Summer is often a time to get together with friends, family and loved ones outdoors. As temperatures rise, and the sun shines bright, it is important to take the proper precautions to prevent heat-related illnesses. Individuals with pre-existing conditions, people ages 65 and older or children under 2 years old, are most at risk in hot weather.
Below are tips for you and those in your care to stay safe during the hottest times of the year:
- Stay hydrated. Drink plenty of water, even if you don’t feel thirsty. Seniors and people with health conditions may not feel thirsty and can become easily dehydrated. Added berries, lemons or cucumbers can help make it more appealing.
- Wear loose, lightweight clothing and a hat. Put away winter clothes so those with Alzheimer’s or dementia don’t make unseasonal and potentially dangerous choices.
- Shield your eyes with sturdy, protective sunglasses. Many older adults experience vision loss as they age. During the summer months, the bright and direct sunlight and UV rays can take a further toll, causing problems from discomfort to lasting vision damage.
- Check medications. Some medications make the skin extra sensitive to the sun, and sun can make side effect worse, like dehydration and muscle cramps. Medications may also need to be stored in a cool place to avoid spoiling or loss of effectiveness.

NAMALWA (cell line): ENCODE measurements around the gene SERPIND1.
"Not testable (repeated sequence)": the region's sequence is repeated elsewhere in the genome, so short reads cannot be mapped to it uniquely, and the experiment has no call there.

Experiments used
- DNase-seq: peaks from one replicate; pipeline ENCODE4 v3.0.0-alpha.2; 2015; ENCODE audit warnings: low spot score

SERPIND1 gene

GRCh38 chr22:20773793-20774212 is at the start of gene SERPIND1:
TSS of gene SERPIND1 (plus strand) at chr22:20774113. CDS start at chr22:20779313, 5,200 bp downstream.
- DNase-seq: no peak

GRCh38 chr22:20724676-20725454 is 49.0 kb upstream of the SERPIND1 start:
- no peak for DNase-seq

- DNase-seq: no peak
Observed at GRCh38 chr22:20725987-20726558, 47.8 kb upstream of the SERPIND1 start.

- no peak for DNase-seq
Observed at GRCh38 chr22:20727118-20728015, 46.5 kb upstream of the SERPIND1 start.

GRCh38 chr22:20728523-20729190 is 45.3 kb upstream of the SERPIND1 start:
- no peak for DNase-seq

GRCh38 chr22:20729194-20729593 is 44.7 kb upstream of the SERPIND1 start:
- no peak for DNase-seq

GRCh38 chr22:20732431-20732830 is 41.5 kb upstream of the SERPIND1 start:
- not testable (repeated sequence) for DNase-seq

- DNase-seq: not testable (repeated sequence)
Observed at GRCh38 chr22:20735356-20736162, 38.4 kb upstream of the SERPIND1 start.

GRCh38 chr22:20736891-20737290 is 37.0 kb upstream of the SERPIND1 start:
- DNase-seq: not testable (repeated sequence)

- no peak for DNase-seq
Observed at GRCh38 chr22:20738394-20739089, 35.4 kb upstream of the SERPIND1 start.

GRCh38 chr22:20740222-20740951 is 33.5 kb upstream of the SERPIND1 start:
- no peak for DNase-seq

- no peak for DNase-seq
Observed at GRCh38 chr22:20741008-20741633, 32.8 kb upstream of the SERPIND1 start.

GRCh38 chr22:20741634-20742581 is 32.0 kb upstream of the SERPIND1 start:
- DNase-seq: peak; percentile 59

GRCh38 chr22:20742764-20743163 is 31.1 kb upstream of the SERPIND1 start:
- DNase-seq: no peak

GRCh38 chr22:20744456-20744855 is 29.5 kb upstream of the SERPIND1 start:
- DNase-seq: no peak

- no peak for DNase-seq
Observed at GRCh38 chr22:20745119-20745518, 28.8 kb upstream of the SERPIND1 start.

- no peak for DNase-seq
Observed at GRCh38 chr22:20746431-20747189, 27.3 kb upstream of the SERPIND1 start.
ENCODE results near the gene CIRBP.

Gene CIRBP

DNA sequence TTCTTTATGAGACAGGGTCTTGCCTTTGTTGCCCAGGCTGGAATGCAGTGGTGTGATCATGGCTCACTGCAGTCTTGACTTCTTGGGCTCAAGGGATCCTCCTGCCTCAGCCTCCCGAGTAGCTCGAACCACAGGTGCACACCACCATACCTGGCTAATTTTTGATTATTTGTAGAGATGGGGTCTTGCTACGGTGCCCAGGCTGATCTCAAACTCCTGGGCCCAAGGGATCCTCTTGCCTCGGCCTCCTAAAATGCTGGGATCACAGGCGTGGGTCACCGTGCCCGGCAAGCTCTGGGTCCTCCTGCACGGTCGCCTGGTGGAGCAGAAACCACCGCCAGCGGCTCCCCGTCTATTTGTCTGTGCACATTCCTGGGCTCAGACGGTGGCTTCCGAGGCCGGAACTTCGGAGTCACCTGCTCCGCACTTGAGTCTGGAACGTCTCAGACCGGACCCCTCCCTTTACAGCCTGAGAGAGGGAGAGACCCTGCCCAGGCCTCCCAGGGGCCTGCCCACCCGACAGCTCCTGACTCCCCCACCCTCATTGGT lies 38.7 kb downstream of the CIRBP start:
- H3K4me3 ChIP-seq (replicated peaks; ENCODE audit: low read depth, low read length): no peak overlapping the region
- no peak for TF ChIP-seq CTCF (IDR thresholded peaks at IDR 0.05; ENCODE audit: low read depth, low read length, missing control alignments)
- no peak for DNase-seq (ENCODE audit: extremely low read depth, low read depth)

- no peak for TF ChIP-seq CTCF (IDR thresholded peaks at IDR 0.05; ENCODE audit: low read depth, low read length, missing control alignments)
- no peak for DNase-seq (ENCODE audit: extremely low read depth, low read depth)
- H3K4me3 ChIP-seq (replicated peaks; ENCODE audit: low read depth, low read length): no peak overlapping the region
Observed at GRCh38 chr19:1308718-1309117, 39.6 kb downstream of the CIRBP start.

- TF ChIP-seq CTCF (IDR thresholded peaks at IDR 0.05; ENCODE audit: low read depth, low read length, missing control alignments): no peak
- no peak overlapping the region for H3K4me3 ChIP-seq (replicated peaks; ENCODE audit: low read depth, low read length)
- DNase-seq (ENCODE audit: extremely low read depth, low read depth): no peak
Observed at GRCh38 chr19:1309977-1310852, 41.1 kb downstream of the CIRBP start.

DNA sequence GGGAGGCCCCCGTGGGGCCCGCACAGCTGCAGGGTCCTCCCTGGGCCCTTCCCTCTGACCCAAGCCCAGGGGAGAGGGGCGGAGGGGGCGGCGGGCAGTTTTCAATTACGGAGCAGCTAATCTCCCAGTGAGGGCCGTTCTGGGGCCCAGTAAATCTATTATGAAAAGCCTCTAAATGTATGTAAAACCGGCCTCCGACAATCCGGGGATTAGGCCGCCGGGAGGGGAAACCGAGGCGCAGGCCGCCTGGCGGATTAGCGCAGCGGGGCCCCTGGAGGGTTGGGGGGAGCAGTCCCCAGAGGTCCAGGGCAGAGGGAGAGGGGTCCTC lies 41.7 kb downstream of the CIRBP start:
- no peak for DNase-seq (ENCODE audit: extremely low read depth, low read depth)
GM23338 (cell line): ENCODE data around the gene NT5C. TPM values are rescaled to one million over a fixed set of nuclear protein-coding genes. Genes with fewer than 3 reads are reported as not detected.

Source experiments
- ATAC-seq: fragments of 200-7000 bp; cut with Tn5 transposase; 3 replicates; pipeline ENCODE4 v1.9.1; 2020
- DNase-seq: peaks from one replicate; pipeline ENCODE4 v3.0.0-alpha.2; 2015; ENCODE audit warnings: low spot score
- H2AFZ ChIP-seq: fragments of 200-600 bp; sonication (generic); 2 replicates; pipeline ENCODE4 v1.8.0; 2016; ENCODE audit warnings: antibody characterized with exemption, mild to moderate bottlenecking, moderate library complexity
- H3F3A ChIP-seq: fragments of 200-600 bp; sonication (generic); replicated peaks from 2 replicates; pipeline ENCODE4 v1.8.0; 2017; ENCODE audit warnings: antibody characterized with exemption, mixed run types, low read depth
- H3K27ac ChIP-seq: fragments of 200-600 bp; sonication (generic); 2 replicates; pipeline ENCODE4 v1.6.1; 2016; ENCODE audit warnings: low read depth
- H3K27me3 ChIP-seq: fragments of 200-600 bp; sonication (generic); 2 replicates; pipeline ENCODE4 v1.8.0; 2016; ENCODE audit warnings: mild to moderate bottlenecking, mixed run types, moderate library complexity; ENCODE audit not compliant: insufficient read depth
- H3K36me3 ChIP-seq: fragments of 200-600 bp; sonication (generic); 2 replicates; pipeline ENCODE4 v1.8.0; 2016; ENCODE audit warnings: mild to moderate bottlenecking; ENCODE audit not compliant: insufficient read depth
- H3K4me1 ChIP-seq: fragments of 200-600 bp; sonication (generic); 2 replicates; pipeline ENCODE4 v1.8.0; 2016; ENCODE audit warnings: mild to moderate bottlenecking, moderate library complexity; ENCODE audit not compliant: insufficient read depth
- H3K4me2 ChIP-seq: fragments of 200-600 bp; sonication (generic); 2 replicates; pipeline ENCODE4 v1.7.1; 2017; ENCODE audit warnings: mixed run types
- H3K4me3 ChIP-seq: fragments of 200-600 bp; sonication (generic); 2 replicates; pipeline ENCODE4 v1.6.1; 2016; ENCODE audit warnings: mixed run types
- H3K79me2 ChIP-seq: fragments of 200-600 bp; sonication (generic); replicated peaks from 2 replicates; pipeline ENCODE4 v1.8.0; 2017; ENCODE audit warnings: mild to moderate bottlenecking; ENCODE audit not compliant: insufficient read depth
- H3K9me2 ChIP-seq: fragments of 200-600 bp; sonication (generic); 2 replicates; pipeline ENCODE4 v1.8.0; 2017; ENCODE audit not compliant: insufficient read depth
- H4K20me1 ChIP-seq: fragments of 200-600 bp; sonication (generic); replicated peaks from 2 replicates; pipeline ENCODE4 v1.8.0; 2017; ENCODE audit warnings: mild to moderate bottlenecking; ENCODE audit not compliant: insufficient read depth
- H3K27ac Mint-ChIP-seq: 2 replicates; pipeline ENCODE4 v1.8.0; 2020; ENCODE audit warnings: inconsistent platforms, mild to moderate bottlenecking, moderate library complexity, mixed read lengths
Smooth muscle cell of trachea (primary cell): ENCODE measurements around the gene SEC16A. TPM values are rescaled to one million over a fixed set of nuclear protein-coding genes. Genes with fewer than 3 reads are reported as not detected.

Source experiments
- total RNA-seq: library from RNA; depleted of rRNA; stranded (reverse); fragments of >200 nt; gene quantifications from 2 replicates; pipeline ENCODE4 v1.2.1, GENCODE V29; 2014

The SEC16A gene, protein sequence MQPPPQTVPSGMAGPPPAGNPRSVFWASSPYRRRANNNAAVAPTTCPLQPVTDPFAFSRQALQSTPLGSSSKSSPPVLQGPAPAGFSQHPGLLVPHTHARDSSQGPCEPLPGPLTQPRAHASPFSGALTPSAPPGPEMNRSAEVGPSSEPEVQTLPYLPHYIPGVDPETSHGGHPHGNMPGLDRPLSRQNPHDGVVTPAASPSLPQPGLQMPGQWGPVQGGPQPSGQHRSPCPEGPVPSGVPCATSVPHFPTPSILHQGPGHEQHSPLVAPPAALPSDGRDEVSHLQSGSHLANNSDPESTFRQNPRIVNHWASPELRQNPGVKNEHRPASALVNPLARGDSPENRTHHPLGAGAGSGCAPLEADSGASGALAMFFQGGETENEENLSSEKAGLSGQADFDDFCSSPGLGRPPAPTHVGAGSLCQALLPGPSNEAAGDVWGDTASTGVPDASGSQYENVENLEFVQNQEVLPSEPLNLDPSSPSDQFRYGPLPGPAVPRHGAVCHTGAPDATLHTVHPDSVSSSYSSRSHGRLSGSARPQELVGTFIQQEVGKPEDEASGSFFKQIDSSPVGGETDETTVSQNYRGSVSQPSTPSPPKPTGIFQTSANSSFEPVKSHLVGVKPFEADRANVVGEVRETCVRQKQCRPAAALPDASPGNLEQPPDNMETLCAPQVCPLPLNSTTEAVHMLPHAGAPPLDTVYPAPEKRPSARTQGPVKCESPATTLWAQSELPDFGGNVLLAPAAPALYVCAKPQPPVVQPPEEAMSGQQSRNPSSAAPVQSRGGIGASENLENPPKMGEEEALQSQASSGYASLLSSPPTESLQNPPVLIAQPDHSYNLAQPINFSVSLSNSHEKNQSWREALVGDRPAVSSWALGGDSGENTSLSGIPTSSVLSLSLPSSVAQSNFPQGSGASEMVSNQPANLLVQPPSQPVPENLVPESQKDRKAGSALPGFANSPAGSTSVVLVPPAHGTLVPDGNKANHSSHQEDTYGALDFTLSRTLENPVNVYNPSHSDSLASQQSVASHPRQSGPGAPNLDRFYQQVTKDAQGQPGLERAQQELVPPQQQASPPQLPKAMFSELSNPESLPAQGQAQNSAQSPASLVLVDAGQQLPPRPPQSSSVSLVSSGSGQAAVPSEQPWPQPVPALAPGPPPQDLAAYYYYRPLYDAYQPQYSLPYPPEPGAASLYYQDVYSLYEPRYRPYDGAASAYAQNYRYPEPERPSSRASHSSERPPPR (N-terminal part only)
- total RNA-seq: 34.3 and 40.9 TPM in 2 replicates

- Stay in an air-conditioned environment. Do not only rely on fans to cool you down. Seniors and people with health conditions don’t adjust easily to changes in temperature, so keep the temperature as consistent and comfortable as possible.
- Always wear sunscreen and stay out of direct sun. Sunburn impacts the body’s ability to cool itself.
- Use mosquito repellent to minimize bug bites. Seniors and those with compromised immune systems are particularly vulnerable to mosquito-borne diseases.
- Limit outdoor activity and exercise during the hottest times of the day, between 11 am and 3 pm.
It is also important to know if you or someone else is experiencing heat exhaustion or heat stroke. Heat exhaustion symptoms include:
- Muscle cramps
- Nausea or vomiting
- Rapid pulse
Those feeling heat exhaustion symptoms should rest in a cool place — preferably an air-conditioned environment — and drink cool fluids, especially water. Seek medical attention if symptoms worsen or persist longer than one hour.
If someone is suffering from heat stroke, seek emergency assistance immediately. Heat stroke symptoms include:
- A body temperature above 103 degrees Fahrenheit
- Red and hot skin
- No sweating even if it is hot